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— I’d hate to kill “Murderleg” after just one bad kick, but his pull hook of a chip shot field goal during 11 on 11s makes me wonder if he has any legit shot to push Alex Henery. It was always going to be a long shot for the undrafted rookie to unseat a three-year veteran, but he hasn’t done anything during the two practices I’ve witnessed that has made me go, ‘Wow.’ Last spring, when punter Donnie Jones starting booting sky-high punts, it was evident that undrafted rookie Brad Wing had no chance to win that job. Carey Spear deserves more time and the Eagles will surely give it to him, but the whole kicker competition seems like a façade right know. Spear’s field goal was from about 30 yards out. He hooked it at least ten yards wide left, missed the building that’s behind that field goal and sailed the ball into the parking lot.
Here’s my guess at what is going on. The Eagles went and signed a UDFA kicker to be here in the spring and summer. They can take a look at him and see if he’s got NFL potential. The coaches can work with him and see if technique work can help with any of his issues.
If Spear does fail, the Eagles can go sign a veteran PK for the preseason. That guy can come in and still provide competition for Alex Henery. Having a veteran PK right now wouldn’t be much benefit, unless there was one who was substantially better than the others. I get the feeling the Eagles didn’t see anyone on the street they felt was “must have” material.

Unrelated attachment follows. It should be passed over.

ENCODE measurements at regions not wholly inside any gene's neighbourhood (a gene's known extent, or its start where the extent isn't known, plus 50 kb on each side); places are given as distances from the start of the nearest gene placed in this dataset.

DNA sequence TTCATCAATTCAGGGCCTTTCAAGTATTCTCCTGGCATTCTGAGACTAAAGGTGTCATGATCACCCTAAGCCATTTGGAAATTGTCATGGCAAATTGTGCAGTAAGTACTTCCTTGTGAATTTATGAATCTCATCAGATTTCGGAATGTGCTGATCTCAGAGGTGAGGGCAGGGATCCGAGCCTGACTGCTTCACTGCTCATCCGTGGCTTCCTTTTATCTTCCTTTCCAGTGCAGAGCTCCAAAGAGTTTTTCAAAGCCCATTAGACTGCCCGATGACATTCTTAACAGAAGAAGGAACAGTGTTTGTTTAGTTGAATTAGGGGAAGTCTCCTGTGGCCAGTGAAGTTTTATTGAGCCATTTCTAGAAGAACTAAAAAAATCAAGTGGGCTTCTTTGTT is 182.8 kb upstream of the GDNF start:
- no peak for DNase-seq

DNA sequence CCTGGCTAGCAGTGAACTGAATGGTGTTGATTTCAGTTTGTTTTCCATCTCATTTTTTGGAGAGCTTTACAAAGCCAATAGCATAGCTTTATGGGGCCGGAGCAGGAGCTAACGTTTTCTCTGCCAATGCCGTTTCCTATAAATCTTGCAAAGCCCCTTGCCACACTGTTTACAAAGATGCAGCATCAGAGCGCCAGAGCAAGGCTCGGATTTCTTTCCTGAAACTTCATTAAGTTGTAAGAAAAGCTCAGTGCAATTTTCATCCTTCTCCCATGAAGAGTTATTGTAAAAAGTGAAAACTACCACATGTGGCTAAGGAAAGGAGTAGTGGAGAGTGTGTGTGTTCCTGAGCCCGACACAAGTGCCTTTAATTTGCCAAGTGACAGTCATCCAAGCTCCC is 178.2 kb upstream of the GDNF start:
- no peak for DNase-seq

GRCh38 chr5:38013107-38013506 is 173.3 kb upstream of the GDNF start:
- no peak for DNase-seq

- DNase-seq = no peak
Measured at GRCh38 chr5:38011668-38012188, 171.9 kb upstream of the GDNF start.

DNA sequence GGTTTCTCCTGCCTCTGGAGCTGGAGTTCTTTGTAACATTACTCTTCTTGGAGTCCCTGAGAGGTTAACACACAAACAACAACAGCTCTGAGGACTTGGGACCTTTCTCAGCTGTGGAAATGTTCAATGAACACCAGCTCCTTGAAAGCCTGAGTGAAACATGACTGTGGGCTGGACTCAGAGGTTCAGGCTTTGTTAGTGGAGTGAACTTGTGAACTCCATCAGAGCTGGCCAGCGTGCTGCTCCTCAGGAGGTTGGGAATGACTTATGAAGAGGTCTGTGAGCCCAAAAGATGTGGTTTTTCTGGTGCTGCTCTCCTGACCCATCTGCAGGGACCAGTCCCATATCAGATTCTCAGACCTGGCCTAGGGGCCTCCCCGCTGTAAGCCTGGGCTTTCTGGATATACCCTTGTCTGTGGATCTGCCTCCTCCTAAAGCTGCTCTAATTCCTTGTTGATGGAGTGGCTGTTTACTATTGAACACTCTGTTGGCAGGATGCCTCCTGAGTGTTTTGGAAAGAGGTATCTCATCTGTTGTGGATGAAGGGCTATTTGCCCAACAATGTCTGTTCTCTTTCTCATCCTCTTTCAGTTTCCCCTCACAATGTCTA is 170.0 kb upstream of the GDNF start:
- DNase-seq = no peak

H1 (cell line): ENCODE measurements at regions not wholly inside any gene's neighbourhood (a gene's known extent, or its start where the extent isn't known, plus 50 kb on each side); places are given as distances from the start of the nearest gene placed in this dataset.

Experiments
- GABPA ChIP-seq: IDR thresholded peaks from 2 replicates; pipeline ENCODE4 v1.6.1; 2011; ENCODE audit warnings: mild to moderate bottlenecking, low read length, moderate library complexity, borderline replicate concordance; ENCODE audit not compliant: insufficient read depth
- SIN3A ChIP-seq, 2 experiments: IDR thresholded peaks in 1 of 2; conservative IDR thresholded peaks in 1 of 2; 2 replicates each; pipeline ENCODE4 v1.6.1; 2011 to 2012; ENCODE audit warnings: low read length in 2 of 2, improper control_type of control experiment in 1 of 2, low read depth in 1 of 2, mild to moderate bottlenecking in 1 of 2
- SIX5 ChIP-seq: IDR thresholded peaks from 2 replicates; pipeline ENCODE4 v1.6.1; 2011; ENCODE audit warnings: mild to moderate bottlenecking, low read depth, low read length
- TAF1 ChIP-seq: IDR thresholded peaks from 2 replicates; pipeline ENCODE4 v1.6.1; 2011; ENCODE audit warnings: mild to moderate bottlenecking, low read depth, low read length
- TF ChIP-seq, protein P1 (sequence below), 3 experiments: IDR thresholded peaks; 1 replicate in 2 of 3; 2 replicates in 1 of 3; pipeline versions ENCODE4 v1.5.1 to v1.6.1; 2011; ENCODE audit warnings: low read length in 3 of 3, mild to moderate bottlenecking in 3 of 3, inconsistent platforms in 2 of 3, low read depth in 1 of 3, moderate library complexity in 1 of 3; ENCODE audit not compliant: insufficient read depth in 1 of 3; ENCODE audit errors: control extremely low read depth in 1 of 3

For now, they’ll go with the rookie and see if he can be developed or if he is too much of a project. I don’t think this means Henery is totally safe. There is still time to add veteran competition.
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• Mark Sanchez seemed to struggle again today. The biggest issue I’ve seen with him is overthrowing his receivers when aiming towards the sideline. To Sanchez’s credit, he made a really good pump fake to the left before turning around and throwing right for a short screen pass to TE James Casey for a nice gain.
Sheil Kapadia mentioned a couple of good throws, but most writers agreed with BLG on Sanchez not looking good. Is it time to worry about him?
I don’t think so. Sanchez is having timing issues with the backup receivers, players he’s never thrown to before. I wouldn’t make too much of that for now. It does bear watching, though.
You always want to be careful about making too much of what you see in the OTAs, good or bad. Remember a couple of years ago when Trent Edwards looked awful in the OTAs? Everyone was ready to cut the guy and get him out of the league. The coaches had adjusted his mechanics and it got the best of him initially.
Edwards was much better in Training Camp and then was terrific in the preseason and actually won a roster spot.
OTAs are the time for learning. They are the time for experimentation and improvement.
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A couple of the writers offered pictures of RBs going through this device/structure.
When I played in high school, the OL went under something like that called “the chutes”. It forced you to stay low when blocking. I’m not sure what RBs or NFL players call that.